Original version with subtitles
Its large budget notwithstanding The Wizard of Oz was only one of almost fifty films produced by MGM in 1939. It was not very successful, and the critics were generally disappointed too. It took twenty years for it to recoup its costs. Yet it has since crystallized into one of the true key popular films in America. Paradoxically this feat was accomplished by the enemy camp, television. CBS tried to access television rights for Gone With the Wind, and when nothing came of that, they half-heartedly made a bid for The Wizard of Oz. The deal was done and suddenly the movie was appearing on the TV screen so frequently that Americans found themselves staring hypnotically into a kind of explanation of their being. The film turned into an Event, a Phenomenon.
Child stars were more popular than ever. Shirley Temple and Deanna Durbin were contacted first for the leading role. Arthur Freed’s stand was decisive in the choice of Judy Garland. Many were puzzled by the entry of Victor Fleming, known as a ‘men’s director’, into the production. Yet he was the father of two little children whom he was wildly fond of: something essential about that was reflected in the film. He had the ‘child’s mind’ lacking from contract director Richard Thorpe who was fired. George Cukor spent a few days on the production and insisted that the girl must be real – a little ordinary girl from Kansas. All the directors who came after retained this concept. The Dorothy’s sincerity, the fact that she really does want to go back to Kansas, keeps the film together. Another great director, King Vidor, directed the most famous sequence, Over the Rainbow, which almost ended up on the cutting-room floor, but again Arthur Freed intervened and provided the fundamental argument for its necessity in the emotional shift from Kansas to Wonderland.
The basic situation has sometimes been interpreted as a psychoanalytical pattern. Dorothy is an orphan who sets out to find her father and mother, to figure out the puzzle of her life in a dream world. A tornado blows over her gray farm home, and suddenly she finds herself in a brightly colourful wonderworld.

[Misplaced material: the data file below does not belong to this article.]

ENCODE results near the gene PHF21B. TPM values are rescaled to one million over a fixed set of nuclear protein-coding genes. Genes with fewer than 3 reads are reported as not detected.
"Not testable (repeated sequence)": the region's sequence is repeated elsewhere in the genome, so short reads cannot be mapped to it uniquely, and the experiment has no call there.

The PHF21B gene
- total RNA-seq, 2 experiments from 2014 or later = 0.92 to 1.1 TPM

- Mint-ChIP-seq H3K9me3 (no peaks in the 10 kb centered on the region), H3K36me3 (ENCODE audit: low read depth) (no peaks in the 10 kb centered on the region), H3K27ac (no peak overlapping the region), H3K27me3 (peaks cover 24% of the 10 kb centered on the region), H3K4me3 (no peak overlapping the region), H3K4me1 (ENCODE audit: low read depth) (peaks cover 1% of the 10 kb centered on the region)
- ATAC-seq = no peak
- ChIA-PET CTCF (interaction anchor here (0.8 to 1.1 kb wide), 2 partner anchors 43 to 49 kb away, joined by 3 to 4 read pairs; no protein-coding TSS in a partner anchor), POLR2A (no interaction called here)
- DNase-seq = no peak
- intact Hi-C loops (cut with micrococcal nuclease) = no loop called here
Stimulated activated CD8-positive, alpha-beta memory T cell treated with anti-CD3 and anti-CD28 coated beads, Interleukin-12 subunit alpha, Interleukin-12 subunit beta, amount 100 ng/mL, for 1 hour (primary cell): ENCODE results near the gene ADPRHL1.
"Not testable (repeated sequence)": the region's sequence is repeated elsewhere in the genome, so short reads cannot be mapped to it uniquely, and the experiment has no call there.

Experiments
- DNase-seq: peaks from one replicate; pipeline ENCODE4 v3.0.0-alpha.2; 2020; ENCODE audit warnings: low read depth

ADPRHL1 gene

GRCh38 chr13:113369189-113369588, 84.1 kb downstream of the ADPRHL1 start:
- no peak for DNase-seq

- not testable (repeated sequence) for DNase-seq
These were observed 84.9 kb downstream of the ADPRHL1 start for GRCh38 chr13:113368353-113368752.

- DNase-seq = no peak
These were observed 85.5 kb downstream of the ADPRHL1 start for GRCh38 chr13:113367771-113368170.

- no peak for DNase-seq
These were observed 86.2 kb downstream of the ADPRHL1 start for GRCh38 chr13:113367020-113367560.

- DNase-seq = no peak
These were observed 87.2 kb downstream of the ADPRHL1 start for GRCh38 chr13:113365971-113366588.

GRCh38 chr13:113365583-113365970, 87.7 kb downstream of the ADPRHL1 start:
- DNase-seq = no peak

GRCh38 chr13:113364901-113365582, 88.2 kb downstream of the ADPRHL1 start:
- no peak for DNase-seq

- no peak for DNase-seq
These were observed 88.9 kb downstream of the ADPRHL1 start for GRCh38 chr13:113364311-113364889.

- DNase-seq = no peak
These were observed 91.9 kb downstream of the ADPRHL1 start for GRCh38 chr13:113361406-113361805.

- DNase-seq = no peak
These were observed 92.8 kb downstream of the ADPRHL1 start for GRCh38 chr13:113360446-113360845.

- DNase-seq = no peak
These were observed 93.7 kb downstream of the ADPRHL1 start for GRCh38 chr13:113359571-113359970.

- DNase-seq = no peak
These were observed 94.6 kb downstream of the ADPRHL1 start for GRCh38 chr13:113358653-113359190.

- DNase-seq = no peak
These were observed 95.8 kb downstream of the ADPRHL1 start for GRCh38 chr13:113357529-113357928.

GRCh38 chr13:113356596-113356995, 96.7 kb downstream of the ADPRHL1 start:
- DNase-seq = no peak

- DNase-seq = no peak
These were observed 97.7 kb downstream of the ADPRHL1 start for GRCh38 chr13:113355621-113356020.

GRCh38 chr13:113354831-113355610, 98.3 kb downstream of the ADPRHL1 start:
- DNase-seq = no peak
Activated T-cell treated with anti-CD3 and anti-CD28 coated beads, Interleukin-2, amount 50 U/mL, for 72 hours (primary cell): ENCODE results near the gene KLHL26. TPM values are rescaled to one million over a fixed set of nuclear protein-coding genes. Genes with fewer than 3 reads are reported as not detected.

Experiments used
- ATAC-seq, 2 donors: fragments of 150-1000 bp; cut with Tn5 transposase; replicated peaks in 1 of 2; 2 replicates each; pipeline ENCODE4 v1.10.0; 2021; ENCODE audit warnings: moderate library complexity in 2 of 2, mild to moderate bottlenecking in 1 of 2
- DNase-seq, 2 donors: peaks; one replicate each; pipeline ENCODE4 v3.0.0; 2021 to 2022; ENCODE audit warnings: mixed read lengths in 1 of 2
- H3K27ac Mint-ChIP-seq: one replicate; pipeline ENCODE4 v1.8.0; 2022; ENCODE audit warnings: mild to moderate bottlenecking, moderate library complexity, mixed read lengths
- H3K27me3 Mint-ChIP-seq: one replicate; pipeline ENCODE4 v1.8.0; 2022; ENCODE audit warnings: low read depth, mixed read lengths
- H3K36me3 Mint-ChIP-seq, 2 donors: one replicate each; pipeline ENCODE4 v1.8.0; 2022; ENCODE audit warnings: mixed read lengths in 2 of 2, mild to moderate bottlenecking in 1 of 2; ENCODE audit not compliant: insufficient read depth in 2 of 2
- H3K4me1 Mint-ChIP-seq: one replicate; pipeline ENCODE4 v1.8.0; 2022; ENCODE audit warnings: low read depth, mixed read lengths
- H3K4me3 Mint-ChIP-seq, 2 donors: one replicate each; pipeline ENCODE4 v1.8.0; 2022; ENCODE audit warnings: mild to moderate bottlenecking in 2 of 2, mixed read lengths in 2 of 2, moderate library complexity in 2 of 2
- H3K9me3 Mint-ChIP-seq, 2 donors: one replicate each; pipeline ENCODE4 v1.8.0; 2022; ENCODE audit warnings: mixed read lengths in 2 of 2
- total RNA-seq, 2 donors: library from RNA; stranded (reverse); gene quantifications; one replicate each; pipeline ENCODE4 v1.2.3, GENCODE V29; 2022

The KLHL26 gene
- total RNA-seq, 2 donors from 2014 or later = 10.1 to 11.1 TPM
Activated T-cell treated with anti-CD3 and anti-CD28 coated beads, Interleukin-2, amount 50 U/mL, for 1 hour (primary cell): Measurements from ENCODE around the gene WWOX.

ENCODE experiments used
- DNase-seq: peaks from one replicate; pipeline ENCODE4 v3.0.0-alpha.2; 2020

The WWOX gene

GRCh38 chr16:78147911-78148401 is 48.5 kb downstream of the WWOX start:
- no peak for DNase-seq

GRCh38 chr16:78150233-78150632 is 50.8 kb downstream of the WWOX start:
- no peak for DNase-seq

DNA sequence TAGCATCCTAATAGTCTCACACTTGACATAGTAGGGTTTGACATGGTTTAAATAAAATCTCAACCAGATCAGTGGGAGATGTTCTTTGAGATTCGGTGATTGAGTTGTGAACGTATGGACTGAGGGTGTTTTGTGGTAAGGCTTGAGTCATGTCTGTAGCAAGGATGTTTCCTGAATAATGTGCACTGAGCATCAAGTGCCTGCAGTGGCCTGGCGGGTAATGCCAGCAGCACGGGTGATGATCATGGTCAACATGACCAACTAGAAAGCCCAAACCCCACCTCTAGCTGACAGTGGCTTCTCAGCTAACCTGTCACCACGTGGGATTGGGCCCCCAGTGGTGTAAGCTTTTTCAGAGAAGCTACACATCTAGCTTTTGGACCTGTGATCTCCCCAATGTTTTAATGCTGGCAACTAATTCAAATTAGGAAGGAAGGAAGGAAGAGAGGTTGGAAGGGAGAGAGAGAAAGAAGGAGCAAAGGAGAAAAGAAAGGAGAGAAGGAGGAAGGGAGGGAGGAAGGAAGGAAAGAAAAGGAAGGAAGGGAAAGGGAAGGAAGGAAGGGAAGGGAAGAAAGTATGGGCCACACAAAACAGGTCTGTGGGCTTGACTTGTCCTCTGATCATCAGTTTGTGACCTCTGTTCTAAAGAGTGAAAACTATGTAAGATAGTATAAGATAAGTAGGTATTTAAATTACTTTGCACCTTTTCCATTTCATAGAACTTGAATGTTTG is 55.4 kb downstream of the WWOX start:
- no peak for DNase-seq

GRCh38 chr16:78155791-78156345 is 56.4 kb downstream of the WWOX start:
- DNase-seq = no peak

The inner connection between Oz and MGM is an essential point of interpretation and makes of this movie one of the purest and most ‘confessional’ Hollywood films. The fairy-tale turns into a reflection of the world at the Studio: they portrayed, indeed, the (only) world they really knew well. The sense of wonder that radiates from Over the Rainbow articulates the relationship between the viewer and MGM, and when it has been seen and done the viewer may return to his gray and melancholy world – yet realizing that “there is no place like home”. The sublime and the cynically calculating meet as in many other Hollywood movies in the exact proportion the viewer wants to choose. The dream work has been accomplished: for a moment the child has broken into a world through which he can accept himself and the ordinariness of his life.
Peter von Bagh, Elämää suuremmat elokuvat II [Films Bigger Than Life II], 1993
Peter von Bagh wrote two huge volumes of books based on a popular radio series of one hundred feature programmes, each one hour long, about films bigger than life.
Cast and Credits
T. it.: . Sog.: dal romanzo Il meraviglioso mago di Oz di L. Frank Baum. Scen.: Noel Langley, Florence Ryerson, Edgar Allan Woolf. F.: Harold Rosson. M.: Blanche Sewell. Scgf.: Cedric Gibbons. Mus.: Herbert Stothart. Int.: Judy Garland (Dorothy), Frank Morgan (il mago di Oz), Ray Bolger (Hunk, lo spaventapasseri), Bert Lahr (Zeke, il leone codardo), Jack Haley (Hickory, l’uomo di latta), Billie Burke (Glinda), Margaret Hamilton (Gulch, la cattiva strega dell’Est), Charley Grapewin (zio Henry), Clara Blandick (zia Emma). Prod.: Mervyn LeRoy per Metro-Goldwyn-Mayer · DCP. Col.
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